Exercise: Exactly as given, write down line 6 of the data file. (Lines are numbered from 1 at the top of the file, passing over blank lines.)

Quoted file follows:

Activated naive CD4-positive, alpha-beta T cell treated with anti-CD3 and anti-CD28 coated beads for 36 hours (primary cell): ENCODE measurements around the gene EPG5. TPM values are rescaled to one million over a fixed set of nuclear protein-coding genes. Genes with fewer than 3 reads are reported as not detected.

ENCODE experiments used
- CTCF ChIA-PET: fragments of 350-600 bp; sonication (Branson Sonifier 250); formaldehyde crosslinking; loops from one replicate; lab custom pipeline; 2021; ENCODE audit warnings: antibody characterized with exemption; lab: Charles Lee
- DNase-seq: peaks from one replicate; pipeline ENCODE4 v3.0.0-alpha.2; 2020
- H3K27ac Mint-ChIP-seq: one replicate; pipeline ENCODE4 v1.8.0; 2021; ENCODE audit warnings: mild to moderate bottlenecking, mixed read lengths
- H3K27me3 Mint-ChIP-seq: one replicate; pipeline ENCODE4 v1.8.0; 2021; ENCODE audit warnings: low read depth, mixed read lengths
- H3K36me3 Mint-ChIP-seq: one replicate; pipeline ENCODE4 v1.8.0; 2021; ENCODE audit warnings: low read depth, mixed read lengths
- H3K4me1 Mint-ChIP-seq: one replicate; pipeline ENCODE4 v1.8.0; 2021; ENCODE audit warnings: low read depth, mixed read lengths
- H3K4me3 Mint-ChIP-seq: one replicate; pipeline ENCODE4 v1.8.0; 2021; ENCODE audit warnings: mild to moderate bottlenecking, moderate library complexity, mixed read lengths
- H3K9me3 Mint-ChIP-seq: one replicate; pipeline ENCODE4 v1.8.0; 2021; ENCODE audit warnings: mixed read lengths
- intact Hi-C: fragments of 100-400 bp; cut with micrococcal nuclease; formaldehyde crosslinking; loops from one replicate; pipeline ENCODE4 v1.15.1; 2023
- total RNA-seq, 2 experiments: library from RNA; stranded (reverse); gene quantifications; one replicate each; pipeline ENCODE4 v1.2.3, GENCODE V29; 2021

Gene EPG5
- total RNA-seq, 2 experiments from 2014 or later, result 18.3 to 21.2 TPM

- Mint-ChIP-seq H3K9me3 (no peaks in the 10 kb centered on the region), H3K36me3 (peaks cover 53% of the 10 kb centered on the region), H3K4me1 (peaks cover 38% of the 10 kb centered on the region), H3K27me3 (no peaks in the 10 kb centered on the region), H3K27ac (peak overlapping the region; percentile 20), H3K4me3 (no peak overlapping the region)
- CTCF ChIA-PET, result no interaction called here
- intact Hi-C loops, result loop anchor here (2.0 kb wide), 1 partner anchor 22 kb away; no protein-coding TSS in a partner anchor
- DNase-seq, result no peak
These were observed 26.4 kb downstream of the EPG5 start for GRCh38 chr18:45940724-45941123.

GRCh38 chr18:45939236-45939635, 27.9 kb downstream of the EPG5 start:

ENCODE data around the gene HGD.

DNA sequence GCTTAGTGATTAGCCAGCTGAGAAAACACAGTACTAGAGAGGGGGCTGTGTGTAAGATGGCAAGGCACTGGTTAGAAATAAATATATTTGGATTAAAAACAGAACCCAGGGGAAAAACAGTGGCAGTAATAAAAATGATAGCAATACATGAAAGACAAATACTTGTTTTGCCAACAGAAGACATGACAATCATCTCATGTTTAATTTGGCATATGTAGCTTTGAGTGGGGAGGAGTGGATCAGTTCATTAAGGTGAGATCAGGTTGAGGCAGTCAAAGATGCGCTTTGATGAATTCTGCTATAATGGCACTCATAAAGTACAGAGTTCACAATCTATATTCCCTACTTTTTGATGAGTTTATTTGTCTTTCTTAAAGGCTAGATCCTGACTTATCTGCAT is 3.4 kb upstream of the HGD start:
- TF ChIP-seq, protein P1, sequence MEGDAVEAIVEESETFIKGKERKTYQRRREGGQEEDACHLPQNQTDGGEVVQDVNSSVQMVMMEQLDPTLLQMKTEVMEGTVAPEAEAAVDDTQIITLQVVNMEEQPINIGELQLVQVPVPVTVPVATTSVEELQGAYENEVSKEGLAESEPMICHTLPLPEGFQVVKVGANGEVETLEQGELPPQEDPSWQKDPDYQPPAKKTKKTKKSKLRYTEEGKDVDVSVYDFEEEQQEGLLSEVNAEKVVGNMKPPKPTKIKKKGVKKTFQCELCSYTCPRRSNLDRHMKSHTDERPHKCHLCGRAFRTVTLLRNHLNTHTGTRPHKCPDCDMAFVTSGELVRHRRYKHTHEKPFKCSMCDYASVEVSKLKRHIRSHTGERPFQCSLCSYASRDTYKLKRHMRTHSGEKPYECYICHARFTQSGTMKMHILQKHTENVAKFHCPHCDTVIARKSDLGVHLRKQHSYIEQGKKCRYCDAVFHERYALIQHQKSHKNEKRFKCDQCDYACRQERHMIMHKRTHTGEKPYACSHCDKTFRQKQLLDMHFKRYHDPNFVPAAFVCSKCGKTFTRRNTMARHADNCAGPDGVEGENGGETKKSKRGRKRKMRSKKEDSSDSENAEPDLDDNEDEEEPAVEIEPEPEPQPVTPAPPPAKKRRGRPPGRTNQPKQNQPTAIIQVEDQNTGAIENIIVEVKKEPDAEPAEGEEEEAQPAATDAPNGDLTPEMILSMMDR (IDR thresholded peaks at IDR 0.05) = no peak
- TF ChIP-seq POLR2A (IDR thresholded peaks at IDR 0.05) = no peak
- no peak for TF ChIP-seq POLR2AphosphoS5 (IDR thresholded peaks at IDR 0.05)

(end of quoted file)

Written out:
- H3K27me3 Mint-ChIP-seq: one replicate; pipeline ENCODE4 v1.8.0; 2021; ENCODE audit warnings: low read depth, mixed read lengths